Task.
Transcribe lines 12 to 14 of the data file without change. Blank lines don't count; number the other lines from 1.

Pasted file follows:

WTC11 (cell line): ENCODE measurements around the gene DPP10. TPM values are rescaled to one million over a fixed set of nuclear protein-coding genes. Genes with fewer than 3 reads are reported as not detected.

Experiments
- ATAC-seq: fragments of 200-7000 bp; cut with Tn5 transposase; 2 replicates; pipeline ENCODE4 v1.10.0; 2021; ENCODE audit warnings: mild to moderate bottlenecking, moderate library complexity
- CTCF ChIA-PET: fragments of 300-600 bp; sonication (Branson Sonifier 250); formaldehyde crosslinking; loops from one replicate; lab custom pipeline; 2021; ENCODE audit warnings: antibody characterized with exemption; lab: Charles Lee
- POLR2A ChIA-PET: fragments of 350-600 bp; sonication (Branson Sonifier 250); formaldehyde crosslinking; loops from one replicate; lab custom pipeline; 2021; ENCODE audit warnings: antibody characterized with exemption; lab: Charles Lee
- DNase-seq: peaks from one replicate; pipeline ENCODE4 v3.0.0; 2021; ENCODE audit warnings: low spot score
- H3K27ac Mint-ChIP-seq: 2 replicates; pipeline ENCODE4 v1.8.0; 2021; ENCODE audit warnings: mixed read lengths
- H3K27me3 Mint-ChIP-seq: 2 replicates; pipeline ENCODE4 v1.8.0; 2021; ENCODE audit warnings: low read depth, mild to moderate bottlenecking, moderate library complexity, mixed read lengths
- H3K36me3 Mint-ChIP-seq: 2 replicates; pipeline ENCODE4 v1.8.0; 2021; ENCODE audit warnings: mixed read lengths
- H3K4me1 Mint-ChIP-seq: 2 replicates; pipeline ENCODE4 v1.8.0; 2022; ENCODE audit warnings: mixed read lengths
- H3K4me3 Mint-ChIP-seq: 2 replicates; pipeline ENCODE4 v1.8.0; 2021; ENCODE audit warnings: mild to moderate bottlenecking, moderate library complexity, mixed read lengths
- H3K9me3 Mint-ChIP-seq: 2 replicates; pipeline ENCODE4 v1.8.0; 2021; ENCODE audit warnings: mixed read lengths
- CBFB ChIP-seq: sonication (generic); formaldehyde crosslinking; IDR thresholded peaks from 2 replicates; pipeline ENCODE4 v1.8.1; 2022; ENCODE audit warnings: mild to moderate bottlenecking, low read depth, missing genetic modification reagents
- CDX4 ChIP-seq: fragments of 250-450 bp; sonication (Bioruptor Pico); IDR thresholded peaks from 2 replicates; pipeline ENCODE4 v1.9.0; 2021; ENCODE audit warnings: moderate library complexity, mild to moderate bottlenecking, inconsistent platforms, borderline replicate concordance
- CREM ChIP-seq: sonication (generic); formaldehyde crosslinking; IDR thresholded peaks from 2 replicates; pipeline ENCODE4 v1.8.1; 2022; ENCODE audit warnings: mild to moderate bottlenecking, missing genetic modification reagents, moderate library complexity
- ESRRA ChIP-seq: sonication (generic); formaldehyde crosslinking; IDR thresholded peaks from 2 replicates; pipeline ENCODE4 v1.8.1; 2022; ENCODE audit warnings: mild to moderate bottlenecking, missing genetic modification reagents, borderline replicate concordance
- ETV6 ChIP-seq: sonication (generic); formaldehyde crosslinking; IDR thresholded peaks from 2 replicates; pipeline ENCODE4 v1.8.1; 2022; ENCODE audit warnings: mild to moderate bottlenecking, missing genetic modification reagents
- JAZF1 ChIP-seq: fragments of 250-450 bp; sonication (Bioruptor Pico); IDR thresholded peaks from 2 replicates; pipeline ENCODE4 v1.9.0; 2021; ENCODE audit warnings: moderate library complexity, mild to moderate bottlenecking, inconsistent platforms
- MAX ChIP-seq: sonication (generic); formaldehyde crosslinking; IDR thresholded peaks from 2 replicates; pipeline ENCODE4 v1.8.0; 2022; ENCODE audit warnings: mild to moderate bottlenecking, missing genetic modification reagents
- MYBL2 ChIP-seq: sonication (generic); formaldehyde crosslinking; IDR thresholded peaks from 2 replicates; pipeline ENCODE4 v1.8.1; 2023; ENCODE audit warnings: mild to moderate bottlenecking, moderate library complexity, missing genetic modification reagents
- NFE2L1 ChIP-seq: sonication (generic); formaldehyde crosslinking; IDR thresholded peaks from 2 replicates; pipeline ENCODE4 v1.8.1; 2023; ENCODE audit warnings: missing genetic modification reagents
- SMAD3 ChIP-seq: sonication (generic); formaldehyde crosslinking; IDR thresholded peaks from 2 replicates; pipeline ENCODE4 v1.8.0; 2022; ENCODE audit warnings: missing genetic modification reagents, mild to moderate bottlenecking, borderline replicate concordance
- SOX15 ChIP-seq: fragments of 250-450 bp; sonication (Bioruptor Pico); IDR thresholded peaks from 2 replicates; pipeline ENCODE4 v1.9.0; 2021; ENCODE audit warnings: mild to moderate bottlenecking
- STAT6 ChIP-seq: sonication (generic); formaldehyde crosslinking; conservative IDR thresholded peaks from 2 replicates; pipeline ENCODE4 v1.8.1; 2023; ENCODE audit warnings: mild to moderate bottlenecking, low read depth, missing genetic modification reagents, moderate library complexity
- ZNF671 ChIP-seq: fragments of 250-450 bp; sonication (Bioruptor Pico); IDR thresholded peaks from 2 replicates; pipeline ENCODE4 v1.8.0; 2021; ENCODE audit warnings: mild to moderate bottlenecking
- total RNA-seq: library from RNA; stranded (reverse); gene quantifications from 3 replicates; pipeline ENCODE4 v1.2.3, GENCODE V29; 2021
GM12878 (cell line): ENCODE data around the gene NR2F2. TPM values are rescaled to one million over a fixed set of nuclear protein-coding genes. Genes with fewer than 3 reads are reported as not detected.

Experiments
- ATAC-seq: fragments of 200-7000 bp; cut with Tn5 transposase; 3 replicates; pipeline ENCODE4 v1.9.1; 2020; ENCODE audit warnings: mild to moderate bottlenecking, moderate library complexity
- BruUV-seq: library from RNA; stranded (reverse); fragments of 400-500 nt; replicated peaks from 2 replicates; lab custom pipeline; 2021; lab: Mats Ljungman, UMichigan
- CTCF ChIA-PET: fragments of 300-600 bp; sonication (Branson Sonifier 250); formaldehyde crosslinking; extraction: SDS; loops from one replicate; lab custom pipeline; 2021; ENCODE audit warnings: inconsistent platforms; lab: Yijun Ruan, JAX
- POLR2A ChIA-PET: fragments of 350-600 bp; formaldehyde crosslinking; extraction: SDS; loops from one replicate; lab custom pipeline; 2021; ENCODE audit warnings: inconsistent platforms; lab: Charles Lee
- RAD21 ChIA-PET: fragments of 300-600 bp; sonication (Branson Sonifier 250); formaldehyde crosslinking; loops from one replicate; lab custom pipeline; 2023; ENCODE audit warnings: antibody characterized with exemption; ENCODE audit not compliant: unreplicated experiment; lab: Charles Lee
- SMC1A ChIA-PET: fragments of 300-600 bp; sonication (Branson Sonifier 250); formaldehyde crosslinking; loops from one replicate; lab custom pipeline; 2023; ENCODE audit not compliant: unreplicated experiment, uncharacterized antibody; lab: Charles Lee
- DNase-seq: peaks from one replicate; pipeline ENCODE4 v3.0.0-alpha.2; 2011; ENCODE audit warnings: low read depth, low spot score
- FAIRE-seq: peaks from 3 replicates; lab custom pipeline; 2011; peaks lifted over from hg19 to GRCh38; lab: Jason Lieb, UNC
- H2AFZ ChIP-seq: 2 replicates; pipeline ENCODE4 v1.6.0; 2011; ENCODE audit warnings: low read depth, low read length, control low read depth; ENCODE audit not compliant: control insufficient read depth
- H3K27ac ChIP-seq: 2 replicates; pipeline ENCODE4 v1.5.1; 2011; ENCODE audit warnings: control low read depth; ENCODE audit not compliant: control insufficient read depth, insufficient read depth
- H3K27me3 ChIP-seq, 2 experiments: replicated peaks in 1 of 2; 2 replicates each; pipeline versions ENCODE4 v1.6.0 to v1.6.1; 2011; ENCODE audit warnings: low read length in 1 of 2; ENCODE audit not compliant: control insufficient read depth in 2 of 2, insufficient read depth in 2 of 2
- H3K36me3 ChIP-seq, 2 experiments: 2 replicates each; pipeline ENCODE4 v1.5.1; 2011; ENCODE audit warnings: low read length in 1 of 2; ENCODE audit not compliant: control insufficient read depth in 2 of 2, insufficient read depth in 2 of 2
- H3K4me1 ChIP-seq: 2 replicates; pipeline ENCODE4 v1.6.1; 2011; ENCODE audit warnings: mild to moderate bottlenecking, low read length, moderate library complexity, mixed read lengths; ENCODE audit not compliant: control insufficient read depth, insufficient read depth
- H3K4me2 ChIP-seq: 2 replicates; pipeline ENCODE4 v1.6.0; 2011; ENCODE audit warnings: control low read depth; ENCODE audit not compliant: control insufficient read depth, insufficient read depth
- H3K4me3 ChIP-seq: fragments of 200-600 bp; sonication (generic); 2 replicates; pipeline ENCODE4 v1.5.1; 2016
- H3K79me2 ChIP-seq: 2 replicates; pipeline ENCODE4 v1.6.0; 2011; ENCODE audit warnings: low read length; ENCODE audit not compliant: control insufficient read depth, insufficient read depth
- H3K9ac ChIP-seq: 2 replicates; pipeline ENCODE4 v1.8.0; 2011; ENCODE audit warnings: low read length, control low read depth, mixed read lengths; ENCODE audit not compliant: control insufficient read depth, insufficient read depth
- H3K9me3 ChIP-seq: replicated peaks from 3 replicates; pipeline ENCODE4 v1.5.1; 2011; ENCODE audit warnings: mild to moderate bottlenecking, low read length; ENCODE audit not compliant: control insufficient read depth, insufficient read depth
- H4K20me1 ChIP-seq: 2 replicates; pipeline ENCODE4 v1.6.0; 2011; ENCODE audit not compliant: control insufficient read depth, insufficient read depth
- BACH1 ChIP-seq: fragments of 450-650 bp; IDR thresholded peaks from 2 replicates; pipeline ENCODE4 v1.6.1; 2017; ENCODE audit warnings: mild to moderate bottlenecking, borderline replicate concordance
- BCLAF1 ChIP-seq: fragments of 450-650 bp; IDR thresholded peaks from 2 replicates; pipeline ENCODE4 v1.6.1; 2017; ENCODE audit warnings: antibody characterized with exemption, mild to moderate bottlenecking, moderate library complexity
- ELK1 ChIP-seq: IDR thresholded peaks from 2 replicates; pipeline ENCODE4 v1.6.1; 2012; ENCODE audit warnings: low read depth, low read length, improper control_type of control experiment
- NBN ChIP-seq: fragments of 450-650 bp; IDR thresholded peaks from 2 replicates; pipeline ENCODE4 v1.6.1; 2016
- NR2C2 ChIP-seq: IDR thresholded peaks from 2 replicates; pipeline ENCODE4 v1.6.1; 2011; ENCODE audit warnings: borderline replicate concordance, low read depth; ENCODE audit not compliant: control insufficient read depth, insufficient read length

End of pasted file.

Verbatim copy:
- H3K9me3 Mint-ChIP-seq: 2 replicates; pipeline ENCODE4 v1.8.0; 2021; ENCODE audit warnings: mixed read lengths
- CBFB ChIP-seq: sonication (generic); formaldehyde crosslinking; IDR thresholded peaks from 2 replicates; pipeline ENCODE4 v1.8.1; 2022; ENCODE audit warnings: mild to moderate bottlenecking, low read depth, missing genetic modification reagents
- CDX4 ChIP-seq: fragments of 250-450 bp; sonication (Bioruptor Pico); IDR thresholded peaks from 2 replicates; pipeline ENCODE4 v1.9.0; 2021; ENCODE audit warnings: moderate library complexity, mild to moderate bottlenecking, inconsistent platforms, borderline replicate concordance